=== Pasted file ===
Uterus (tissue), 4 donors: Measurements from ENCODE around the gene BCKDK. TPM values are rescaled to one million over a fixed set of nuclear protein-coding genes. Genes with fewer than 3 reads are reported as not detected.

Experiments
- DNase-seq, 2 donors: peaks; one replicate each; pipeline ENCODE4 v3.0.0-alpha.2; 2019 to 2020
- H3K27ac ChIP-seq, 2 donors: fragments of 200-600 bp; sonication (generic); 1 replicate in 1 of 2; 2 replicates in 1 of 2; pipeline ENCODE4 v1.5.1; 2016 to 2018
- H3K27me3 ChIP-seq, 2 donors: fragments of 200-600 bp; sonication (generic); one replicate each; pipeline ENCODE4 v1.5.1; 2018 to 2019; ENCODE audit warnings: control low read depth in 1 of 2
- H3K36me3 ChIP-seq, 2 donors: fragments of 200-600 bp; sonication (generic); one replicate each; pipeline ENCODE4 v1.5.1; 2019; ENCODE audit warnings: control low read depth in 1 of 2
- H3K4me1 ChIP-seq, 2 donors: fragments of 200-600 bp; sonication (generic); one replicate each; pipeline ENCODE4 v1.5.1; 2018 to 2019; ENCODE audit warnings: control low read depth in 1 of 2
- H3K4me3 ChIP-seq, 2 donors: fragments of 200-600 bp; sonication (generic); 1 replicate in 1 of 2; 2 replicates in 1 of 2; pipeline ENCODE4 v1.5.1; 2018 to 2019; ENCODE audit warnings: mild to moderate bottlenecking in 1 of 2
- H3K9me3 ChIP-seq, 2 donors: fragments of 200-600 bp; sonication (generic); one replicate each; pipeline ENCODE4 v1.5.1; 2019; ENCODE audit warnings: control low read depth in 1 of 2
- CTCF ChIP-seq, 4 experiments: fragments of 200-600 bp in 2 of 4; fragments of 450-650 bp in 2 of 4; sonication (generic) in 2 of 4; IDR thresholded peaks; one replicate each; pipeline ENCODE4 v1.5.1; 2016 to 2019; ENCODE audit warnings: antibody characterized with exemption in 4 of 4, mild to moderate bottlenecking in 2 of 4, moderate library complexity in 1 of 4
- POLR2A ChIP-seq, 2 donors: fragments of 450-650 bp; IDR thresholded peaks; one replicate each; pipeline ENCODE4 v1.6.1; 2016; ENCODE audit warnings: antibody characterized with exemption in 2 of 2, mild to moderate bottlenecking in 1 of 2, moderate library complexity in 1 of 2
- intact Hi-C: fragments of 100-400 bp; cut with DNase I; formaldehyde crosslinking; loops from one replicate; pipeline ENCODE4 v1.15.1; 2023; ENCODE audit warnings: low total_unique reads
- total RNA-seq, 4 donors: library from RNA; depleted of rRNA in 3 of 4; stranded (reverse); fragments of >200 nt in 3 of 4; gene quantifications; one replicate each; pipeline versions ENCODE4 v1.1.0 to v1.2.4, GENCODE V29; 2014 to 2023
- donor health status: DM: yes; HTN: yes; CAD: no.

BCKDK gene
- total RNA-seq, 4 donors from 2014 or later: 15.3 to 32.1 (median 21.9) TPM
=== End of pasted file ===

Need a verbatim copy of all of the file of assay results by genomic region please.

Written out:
Uterus (tissue), 4 donors: Measurements from ENCODE around the gene BCKDK. TPM values are rescaled to one million over a fixed set of nuclear protein-coding genes. Genes with fewer than 3 reads are reported as not detected.

Experiments
- DNase-seq, 2 donors: peaks; one replicate each; pipeline ENCODE4 v3.0.0-alpha.2; 2019 to 2020
- H3K27ac ChIP-seq, 2 donors: fragments of 200-600 bp; sonication (generic); 1 replicate in 1 of 2; 2 replicates in 1 of 2; pipeline ENCODE4 v1.5.1; 2016 to 2018
- H3K27me3 ChIP-seq, 2 donors: fragments of 200-600 bp; sonication (generic); one replicate each; pipeline ENCODE4 v1.5.1; 2018 to 2019; ENCODE audit warnings: control low read depth in 1 of 2
- H3K36me3 ChIP-seq, 2 donors: fragments of 200-600 bp; sonication (generic); one replicate each; pipeline ENCODE4 v1.5.1; 2019; ENCODE audit warnings: control low read depth in 1 of 2
- H3K4me1 ChIP-seq, 2 donors: fragments of 200-600 bp; sonication (generic); one replicate each; pipeline ENCODE4 v1.5.1; 2018 to 2019; ENCODE audit warnings: control low read depth in 1 of 2
- H3K4me3 ChIP-seq, 2 donors: fragments of 200-600 bp; sonication (generic); 1 replicate in 1 of 2; 2 replicates in 1 of 2; pipeline ENCODE4 v1.5.1; 2018 to 2019; ENCODE audit warnings: mild to moderate bottlenecking in 1 of 2
- H3K9me3 ChIP-seq, 2 donors: fragments of 200-600 bp; sonication (generic); one replicate each; pipeline ENCODE4 v1.5.1; 2019; ENCODE audit warnings: control low read depth in 1 of 2
- CTCF ChIP-seq, 4 experiments: fragments of 200-600 bp in 2 of 4; fragments of 450-650 bp in 2 of 4; sonication (generic) in 2 of 4; IDR thresholded peaks; one replicate each; pipeline ENCODE4 v1.5.1; 2016 to 2019; ENCODE audit warnings: antibody characterized with exemption in 4 of 4, mild to moderate bottlenecking in 2 of 4, moderate library complexity in 1 of 4
- POLR2A ChIP-seq, 2 donors: fragments of 450-650 bp; IDR thresholded peaks; one replicate each; pipeline ENCODE4 v1.6.1; 2016; ENCODE audit warnings: antibody characterized with exemption in 2 of 2, mild to moderate bottlenecking in 1 of 2, moderate library complexity in 1 of 2
- intact Hi-C: fragments of 100-400 bp; cut with DNase I; formaldehyde crosslinking; loops from one replicate; pipeline ENCODE4 v1.15.1; 2023; ENCODE audit warnings: low total_unique reads
- total RNA-seq, 4 donors: library from RNA; depleted of rRNA in 3 of 4; stranded (reverse); fragments of >200 nt in 3 of 4; gene quantifications; one replicate each; pipeline versions ENCODE4 v1.1.0 to v1.2.4, GENCODE V29; 2014 to 2023
- donor health status: DM: yes; HTN: yes; CAD: no.

BCKDK gene
- total RNA-seq, 4 donors from 2014 or later: 15.3 to 32.1 (median 21.9) TPM